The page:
Irreversible Mechanism‘s debut caused a bit of a stir when it came out in 2015, becoming one of the most successful new releases at the time for the now well-known metal/synthwave boutique label Blood Music. The appeal of Infinite Fields came from both its epic scale and technical wizardry, but like a lot of metal acts, the band achieved that scale via levels of choral and orchestral synthesis that would make Jari Maenpaa himself blush. As fun as it turned out to be, it was easy to write off the band as a young guitar wizard’s opulent vanity project, accomplished but ultimately lacking in the sort of levity that such maximalism chafes against. It’s not so easy to do the same with Immersion.
While Infinite Fields saw the band trying to add levels to an orchestra-heavy tower atop the style of tech death peddled by Inferi, Immersion takes a very different approach, ditching the strings and choirs for a slew of atmospherics cut straight from the Fallujah playbook. The resulting opus matches and even exceeds that band’s dynamism, as the album often finds itself caught between saturated bouts of technicality and pensive moments reminiscent of Riverside‘s Anno Domini High Definition. The formula succeeds in not only carving out a new personality for the band but also in rationing the album’s technicality into discrete doses, consumed in shots with an ample chaser.
Dynamic and unexpected, songs like “Simulacra” mark a huge departure in style for the band from maximal motion to maximal sound, shifting the band into an ever more progressive territory. “Sumulacra” is almost entirely electronic, with synthesizers buzzing and whirring around layered clean vocals in a thick and glistening suspension. “Limbo” even samples chattering violin, teasing perhaps at the symphonic ambitions of Infinite Fields and marking the album’s most Riverside-esque moment.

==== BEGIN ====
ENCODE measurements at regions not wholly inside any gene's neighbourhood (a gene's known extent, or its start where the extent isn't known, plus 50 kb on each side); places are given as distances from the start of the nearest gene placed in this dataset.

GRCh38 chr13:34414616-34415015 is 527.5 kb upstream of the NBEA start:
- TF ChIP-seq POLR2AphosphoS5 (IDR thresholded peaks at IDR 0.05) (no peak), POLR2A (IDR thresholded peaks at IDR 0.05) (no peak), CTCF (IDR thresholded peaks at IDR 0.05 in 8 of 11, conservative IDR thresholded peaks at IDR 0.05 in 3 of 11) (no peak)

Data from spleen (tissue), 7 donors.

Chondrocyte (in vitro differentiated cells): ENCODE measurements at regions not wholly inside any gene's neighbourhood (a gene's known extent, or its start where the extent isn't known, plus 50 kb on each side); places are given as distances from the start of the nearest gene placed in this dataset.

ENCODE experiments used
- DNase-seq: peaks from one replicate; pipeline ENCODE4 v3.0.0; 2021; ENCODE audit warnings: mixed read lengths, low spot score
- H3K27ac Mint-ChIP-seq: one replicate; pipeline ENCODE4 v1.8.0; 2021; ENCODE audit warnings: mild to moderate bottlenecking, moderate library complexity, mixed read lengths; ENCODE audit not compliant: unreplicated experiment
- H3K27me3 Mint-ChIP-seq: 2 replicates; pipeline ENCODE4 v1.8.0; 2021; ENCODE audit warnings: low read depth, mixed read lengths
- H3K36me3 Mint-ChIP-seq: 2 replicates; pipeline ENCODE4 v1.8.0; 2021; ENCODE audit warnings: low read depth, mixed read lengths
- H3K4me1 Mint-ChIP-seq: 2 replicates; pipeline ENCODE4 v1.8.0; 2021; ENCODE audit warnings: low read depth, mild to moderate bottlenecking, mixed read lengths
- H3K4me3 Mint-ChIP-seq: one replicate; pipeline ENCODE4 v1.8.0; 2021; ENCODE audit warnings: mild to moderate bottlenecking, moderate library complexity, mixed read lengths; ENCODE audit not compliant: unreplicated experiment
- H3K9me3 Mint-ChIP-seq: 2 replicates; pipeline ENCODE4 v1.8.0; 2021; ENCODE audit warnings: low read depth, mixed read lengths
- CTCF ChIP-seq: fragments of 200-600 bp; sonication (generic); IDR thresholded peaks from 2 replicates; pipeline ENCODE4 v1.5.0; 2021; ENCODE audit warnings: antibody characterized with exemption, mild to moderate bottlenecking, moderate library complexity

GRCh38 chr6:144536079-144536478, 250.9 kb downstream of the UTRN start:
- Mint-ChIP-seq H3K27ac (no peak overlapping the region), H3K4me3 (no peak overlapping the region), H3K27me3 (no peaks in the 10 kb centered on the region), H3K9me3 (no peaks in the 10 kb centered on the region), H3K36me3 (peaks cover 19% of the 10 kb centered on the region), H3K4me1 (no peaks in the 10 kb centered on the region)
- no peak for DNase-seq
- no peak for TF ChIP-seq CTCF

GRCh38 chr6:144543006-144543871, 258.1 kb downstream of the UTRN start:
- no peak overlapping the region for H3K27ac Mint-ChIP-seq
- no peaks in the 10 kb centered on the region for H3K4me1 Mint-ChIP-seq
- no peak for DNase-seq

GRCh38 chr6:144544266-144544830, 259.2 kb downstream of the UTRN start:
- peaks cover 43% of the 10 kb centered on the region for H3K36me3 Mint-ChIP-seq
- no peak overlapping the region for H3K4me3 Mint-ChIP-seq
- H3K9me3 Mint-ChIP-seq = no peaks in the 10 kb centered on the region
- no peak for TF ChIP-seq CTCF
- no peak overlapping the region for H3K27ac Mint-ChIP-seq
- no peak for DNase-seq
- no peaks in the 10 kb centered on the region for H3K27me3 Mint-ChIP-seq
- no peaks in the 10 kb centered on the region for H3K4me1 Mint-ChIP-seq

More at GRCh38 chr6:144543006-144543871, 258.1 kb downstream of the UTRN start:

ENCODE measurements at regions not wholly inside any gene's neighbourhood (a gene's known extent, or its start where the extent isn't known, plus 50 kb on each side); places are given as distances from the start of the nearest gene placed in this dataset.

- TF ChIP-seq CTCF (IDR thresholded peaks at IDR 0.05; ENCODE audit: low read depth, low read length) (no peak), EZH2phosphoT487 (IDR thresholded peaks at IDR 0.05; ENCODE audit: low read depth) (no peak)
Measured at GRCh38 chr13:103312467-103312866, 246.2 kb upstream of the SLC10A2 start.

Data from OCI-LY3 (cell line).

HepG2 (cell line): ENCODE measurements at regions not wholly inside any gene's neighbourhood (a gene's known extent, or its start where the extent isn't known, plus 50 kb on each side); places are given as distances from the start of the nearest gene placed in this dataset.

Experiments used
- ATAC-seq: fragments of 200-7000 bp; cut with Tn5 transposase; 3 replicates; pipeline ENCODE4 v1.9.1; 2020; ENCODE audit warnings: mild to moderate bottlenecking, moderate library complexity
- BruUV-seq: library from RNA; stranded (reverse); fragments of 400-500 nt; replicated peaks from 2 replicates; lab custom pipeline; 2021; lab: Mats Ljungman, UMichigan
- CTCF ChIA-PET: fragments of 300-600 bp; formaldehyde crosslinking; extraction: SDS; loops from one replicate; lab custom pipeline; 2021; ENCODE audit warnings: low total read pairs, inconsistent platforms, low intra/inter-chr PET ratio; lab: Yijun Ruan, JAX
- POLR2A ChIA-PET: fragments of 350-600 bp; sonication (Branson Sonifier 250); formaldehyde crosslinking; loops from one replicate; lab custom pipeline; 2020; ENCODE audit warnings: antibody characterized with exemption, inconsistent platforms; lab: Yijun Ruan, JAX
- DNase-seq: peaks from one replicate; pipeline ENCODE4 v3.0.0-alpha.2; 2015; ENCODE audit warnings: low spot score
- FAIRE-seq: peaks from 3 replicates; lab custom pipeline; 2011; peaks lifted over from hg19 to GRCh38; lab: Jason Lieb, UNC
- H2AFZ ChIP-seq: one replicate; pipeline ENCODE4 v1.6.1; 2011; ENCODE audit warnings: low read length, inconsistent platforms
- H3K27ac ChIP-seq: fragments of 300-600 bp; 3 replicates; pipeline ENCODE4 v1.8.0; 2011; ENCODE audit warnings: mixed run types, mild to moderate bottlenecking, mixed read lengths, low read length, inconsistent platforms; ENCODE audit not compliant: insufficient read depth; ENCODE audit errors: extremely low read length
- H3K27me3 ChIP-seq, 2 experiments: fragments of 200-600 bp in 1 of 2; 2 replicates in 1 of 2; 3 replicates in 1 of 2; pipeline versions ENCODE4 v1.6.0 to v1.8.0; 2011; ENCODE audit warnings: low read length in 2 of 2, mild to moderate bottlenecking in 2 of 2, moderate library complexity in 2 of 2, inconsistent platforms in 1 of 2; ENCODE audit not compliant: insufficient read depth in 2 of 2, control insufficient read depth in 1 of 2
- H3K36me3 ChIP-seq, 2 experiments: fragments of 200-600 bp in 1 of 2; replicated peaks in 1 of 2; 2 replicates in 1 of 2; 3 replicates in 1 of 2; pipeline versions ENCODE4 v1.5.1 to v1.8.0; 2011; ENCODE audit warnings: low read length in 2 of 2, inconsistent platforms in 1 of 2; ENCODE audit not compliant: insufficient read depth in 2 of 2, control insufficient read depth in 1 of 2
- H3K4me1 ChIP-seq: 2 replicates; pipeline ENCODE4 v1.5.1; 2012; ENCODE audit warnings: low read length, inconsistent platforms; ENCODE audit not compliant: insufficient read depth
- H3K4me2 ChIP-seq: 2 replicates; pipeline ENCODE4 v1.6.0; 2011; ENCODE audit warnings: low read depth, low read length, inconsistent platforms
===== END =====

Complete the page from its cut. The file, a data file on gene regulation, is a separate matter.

Each of these shorter, more atmospheric songs introduce a longer and far more intense follow-up, each with a personality all its own. “Footprints in the Sand” proves both the most ambitious and least successful of the album’s songs, capping a largely linear series of Fallujah riffs with a nearly two-minute outro existing only to shoehorn in a monologue from The Matrix. On the other hand, the title track’s stronger structure and somewhat tighter run allow it to feel both expansive and conclusive. The penultimate track, “Awakening” is even better, segueing between plateaus with a harmonized, tapped lead that seems to fall into place from on high.
Yet even with such strengths, Immersion can’t shake what it is, and that’s shameless Fallujah-worship. The band’s riffing style, backing tracks, lead tone, drumming, and even vocals sound far less like Inferi and far more like Fallujah. It seems that as mastermind Vladislav Nekrash built the band around himself, he recruited members specifically based on the end goal of a record that sounds very little like Infinite Fields and very much like The Flesh Prevails — from the Alex Hoffman impression right down to the clipping in the clean guitar in “Footprints in the Sand.” The material as written generally succeeds — though 52 minutes stretches the album into tiresome territory — but it’s impossible to shake the feeling that the band is a little more than a heavily computer-aided knockoff machine.
Immersion establishes beyond a doubt that Irreversible Mechanism are more than just an overorchestrated bedroom project and fleshes out a new identity for the band. Yet that identity is so obviously derivative that it’s diffcult to know whether the band are truly capable of great ideas or merely extremely skilled at emulation. Few fans of Fallujah will grumble about hearing a new album that sounds so much like The Flesh Prevails, but Irreversible Mechanism bring so little else to the table that one finds it difficult to imagine the band will keep up the charade. It will be interesting to see if the band can keep up the business of being a few years behind the hot new album in tech death for a third LP and end up producing an even more over-the-top facsimile of Shadow of Intent in 2021.